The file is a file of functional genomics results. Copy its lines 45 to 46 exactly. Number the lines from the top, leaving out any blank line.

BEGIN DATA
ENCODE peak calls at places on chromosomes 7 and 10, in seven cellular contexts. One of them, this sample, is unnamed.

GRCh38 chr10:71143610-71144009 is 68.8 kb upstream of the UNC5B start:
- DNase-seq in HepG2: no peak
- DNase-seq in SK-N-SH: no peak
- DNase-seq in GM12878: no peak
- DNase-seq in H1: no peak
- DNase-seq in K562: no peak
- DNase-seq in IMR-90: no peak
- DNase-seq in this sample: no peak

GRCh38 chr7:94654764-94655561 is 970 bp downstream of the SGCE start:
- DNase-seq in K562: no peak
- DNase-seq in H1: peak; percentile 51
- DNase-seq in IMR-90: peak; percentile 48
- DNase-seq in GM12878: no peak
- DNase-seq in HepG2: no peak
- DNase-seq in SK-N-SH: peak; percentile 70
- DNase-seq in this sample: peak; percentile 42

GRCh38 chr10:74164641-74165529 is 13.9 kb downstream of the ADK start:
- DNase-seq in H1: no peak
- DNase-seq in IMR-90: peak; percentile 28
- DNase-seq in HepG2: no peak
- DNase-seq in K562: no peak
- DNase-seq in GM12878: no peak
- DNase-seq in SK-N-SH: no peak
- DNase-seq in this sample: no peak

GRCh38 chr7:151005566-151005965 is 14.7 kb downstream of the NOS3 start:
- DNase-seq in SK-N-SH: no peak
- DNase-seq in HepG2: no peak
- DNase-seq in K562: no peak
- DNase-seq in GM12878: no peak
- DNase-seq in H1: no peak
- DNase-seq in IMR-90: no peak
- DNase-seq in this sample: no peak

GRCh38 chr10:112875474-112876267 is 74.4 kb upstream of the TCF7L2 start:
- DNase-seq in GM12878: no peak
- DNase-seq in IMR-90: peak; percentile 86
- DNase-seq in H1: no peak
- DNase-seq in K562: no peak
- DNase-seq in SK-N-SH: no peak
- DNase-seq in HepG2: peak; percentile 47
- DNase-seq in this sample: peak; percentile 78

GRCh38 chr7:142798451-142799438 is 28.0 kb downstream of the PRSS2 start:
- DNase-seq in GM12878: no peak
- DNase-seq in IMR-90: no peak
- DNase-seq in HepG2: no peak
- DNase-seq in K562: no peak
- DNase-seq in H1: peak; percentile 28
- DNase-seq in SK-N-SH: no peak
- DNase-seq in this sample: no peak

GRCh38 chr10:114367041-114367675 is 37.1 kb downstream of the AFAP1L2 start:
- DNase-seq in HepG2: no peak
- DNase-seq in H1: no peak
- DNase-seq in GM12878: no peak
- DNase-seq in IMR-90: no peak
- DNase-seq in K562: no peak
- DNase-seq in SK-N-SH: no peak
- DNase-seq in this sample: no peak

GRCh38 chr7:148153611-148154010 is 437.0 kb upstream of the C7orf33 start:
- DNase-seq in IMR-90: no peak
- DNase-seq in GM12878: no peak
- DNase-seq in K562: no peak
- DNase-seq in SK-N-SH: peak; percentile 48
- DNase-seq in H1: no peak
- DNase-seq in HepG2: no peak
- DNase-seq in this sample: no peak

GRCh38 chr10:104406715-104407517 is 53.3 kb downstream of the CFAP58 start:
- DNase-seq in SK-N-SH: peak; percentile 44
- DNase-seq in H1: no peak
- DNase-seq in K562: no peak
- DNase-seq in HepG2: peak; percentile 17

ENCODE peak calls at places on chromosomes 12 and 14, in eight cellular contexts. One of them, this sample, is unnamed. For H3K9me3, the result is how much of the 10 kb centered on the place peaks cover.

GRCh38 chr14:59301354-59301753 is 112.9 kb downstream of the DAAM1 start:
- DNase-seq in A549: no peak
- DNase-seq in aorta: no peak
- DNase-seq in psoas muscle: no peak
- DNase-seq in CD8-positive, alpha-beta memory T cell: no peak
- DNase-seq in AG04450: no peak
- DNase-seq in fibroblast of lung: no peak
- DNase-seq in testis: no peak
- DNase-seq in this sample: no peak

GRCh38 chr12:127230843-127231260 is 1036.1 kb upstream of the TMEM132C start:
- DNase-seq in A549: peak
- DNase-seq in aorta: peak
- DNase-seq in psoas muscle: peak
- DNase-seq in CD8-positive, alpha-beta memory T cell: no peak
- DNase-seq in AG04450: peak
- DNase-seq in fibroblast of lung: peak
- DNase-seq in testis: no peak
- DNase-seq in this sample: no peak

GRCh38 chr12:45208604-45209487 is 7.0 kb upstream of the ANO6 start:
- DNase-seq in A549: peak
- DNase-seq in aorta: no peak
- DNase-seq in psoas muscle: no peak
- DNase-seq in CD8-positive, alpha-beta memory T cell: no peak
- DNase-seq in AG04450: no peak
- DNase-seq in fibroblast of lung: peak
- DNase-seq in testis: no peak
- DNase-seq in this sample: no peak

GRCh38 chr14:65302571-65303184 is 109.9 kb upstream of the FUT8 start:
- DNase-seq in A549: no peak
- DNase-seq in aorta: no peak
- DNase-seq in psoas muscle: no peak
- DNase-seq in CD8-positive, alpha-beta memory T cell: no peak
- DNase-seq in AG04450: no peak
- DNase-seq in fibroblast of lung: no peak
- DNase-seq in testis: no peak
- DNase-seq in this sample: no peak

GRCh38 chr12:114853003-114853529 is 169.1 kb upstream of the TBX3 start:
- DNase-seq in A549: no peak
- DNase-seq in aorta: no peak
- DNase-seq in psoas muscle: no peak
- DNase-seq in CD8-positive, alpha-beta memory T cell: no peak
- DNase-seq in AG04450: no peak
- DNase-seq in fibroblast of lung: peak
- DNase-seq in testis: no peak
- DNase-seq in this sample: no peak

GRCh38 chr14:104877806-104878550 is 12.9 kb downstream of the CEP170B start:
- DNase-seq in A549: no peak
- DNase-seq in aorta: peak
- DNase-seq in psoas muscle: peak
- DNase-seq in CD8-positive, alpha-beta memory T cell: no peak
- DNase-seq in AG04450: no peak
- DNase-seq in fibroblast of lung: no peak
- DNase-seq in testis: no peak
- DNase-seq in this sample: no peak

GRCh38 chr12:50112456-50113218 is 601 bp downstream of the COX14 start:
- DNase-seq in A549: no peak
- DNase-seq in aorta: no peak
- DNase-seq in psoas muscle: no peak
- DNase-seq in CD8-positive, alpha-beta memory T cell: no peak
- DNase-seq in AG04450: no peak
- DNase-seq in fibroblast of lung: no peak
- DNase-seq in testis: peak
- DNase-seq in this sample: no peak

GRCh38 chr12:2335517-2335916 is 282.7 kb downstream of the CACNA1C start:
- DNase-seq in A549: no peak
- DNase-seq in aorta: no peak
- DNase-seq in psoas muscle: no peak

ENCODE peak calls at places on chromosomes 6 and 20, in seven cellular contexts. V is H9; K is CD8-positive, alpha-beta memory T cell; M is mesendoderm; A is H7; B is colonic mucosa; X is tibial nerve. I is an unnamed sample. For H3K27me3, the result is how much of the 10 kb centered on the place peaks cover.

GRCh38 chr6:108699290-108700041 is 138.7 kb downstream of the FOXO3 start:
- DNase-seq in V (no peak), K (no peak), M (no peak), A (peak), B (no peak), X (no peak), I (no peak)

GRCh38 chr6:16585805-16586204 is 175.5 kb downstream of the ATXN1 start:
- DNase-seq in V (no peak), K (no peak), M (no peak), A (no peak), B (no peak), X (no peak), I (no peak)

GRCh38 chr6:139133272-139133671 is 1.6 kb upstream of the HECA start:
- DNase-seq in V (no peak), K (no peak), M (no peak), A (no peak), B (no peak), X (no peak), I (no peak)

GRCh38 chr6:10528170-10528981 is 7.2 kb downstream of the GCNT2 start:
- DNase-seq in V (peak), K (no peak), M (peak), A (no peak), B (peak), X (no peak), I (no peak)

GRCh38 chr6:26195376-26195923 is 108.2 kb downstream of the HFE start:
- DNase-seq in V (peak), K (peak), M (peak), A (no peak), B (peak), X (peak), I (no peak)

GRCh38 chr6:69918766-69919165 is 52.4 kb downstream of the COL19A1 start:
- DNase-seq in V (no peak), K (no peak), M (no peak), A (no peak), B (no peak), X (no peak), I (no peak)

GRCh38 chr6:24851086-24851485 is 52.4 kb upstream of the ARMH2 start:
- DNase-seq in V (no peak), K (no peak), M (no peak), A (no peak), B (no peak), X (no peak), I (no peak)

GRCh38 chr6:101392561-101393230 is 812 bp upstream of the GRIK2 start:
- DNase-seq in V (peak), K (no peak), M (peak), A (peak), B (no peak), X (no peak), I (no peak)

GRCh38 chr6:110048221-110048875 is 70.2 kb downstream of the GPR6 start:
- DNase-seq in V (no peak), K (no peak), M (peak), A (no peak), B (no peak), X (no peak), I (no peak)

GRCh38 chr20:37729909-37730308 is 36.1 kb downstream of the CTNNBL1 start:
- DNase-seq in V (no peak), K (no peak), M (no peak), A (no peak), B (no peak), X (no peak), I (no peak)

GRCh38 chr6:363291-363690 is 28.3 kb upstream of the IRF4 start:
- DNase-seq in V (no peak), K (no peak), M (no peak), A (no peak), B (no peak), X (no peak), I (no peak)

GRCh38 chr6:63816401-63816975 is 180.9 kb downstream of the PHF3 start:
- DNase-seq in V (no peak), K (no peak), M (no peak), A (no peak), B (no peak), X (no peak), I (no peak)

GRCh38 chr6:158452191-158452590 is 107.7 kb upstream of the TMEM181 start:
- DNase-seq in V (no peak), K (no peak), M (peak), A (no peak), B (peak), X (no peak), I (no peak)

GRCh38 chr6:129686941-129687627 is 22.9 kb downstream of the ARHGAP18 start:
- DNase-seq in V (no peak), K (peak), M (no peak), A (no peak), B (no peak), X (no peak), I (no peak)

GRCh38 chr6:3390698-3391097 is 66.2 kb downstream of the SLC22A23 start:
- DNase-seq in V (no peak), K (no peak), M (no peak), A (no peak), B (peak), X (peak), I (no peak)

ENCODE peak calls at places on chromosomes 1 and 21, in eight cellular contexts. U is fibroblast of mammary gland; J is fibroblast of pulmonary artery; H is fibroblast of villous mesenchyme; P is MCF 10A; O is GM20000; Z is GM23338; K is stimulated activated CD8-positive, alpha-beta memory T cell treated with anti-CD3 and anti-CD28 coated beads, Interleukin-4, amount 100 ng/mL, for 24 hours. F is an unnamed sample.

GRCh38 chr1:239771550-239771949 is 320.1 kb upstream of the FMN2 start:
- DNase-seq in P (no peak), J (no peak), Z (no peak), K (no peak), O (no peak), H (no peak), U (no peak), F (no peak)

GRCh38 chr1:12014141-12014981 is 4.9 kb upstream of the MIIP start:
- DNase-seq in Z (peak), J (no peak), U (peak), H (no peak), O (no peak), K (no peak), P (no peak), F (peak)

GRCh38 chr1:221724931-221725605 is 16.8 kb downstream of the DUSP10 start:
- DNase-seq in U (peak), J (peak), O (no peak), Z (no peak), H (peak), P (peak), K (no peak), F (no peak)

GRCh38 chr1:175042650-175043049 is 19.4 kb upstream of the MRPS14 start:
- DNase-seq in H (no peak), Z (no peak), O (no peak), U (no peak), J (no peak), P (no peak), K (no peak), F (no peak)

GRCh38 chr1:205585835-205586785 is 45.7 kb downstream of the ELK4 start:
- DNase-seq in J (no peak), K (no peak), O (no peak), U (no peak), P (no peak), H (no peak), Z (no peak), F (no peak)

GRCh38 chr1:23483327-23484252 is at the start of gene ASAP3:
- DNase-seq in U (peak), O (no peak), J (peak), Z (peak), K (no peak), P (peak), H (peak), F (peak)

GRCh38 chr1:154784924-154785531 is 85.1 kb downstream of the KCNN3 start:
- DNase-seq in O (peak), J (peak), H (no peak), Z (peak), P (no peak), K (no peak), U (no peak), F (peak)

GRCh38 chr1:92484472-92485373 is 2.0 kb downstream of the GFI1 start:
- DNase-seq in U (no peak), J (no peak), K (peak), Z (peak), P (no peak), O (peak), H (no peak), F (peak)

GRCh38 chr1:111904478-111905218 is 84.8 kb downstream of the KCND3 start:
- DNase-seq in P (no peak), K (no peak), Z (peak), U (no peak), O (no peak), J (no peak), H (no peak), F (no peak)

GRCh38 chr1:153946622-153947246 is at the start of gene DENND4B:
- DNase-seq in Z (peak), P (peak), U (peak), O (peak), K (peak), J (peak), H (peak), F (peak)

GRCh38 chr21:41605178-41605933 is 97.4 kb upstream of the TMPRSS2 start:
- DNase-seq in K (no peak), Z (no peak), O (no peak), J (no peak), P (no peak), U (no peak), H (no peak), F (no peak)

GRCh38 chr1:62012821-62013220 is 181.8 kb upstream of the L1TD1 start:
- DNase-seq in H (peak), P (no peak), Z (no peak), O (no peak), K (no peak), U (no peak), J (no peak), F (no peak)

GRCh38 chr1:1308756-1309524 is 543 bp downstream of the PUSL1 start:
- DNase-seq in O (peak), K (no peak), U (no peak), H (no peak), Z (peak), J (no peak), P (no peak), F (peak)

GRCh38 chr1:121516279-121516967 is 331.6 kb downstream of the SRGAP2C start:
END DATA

- DNase-seq in HepG2: no peak
- DNase-seq in K562: no peak